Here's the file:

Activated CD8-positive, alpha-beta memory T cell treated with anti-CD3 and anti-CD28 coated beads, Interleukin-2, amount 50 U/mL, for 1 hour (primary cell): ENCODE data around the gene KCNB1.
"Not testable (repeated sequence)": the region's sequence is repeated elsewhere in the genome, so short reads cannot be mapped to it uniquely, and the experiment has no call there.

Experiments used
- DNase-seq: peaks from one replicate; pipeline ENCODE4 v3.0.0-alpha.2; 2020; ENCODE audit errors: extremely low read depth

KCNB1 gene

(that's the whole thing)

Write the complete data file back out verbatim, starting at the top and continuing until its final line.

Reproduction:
Activated CD8-positive, alpha-beta memory T cell treated with anti-CD3 and anti-CD28 coated beads, Interleukin-2, amount 50 U/mL, for 1 hour (primary cell): ENCODE data around the gene KCNB1.
"Not testable (repeated sequence)": the region's sequence is repeated elsewhere in the genome, so short reads cannot be mapped to it uniquely, and the experiment has no call there.

Experiments used
- DNase-seq: peaks from one replicate; pipeline ENCODE4 v3.0.0-alpha.2; 2020; ENCODE audit errors: extremely low read depth

KCNB1 gene